House Moves to Strengthen Anti-Terrorism Laws

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• Categorises kidnapping, pipeline vandalism as terrorist acts
Damilola Oyedele in Abuja
The House of Representatives yesterday passed through second reading, a bill seeking to stipulate penalties for all offences relating to terrorism, and criminalise financing terrorism, in addition to categorising kidnapping and pipeline vandalism as acts of terrorism.

The bill seeks to commit to life imprisonment, convicted terrorists, instead of the 20 to 25 years option prescribed by the current anti terrorism laws.

It further defines terrorism in broader terms to mean a deliberate act of malice, which may cause harm/damage to a country, its government, economy, international organisations or claim lives.

Sponsored by Hon. Mohammed Tahir Monguno (Borno APC) and Hon. Ahmed Kaita (Katsina APC), the bill is named as a “bill for an act to make provision for the offences relating to terrorism, prohibit the financing of terrorism and consolidate all acts relating to terrorism and for related matters.”

It seeks to repeal the Terrorism (Prevention) Act 2011 and the Terrorism (Prevention) (Amendment) 2013.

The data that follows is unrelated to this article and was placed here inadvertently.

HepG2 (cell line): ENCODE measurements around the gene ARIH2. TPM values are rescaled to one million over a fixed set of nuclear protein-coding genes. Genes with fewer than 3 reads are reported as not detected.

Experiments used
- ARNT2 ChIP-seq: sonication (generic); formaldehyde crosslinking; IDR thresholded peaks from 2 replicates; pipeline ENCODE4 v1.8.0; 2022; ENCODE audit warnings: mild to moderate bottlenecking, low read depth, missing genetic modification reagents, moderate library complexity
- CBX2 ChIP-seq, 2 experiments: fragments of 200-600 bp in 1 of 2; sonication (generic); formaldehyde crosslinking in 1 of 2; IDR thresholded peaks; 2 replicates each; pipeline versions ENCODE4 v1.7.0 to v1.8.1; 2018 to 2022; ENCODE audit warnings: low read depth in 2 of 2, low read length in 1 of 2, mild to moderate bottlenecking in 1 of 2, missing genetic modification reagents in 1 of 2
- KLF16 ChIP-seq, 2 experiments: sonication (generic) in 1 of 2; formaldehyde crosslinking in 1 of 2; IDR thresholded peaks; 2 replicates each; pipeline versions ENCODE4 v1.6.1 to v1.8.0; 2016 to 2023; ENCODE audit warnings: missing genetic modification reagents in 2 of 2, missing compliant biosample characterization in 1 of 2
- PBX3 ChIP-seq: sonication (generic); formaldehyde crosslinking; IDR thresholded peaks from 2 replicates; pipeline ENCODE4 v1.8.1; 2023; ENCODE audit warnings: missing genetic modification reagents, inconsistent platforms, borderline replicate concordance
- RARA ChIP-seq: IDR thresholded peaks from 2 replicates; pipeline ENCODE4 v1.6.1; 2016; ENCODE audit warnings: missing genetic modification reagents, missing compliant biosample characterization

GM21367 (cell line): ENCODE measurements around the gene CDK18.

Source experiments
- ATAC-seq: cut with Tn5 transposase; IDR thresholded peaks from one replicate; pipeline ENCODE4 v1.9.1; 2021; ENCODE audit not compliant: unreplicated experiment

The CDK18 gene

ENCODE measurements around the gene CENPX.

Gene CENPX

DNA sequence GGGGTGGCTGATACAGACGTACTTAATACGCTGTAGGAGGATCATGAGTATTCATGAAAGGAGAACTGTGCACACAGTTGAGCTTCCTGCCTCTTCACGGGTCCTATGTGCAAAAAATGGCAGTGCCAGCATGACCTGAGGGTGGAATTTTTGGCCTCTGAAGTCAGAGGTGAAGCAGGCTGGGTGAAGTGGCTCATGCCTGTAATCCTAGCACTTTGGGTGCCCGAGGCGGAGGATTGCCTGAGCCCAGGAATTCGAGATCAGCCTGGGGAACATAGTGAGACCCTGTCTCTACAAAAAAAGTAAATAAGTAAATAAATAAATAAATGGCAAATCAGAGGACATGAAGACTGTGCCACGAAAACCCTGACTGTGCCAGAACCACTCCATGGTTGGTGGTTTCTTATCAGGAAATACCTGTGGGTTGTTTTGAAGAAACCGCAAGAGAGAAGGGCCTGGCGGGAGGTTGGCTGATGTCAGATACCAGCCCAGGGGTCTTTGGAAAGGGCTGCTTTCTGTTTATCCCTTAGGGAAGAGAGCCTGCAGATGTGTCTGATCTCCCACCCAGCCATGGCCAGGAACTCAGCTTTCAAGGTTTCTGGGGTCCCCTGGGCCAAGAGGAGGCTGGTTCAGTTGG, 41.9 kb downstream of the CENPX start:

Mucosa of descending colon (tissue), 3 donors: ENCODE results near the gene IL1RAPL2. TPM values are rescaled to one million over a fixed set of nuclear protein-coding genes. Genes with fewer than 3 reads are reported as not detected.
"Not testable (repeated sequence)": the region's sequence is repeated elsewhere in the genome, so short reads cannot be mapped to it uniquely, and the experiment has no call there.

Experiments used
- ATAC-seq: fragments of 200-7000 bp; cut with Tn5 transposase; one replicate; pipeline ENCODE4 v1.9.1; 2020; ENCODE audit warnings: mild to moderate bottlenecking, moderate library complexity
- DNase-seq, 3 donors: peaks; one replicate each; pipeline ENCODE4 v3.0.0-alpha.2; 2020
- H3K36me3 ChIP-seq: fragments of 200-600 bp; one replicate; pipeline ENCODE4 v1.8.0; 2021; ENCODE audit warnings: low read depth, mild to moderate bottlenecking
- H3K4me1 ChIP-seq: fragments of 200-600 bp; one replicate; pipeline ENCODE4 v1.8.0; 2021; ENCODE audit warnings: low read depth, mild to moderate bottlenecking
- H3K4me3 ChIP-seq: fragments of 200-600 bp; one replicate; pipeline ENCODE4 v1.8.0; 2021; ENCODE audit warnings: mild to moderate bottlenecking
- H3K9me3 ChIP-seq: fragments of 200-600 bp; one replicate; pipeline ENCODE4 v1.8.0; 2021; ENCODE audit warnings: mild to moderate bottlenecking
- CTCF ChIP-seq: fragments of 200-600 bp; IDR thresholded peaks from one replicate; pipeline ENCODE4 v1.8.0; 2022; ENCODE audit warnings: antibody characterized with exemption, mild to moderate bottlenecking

If passed into law, the new bill, would address all concerns in both Acts, and address new situations hitherto not contemplated.

The bill criminalises international terrorism, funds supporting terrorism and seizure of terrorist cash and property involved.

It also contemplates dealing with charities linked to terrorists, and requests from foreign states and to foreign states on extradition of persons involved in terrorism.
Leading the argument, Monguno said the terrorism Act 2011 did not contemplate the financing of terrorism in Nigeria, which the amended Act of 2013 provided for.

The implication here is that resort is made to two laws on terrorism in Nigeria: the terrorism Act of 2011 and the Terrorism Amended Act of 2013, which make it difficult in terms of use consultations,” the lawmaker said.

Under the proposed law, facilitating escape for a terrorism suspect would also attract a life prison sentence, while sponsors of terrorism would also bag life imprisonment. The new law also prescribes punishment for participating in planning terrorist acts, even if the act is not eventually committed.

Section 19 of the  bill states, “A person who knowingly, directly or indirectly (a) aids and abets, (b) induces, instigates, instructs (c) counsels or procures another person by means to commit an act of terrorism, commits an offence and is liable on conviction to life imprisonment.”

The bill also classifies kidnapping, pipeline vandalism, and the use of biological or chemical weapons as terrorism.

“…Interference with or disruption of the supply of water, power or any other fundamental natural resource, the effect of which is to endanger human life,” it read.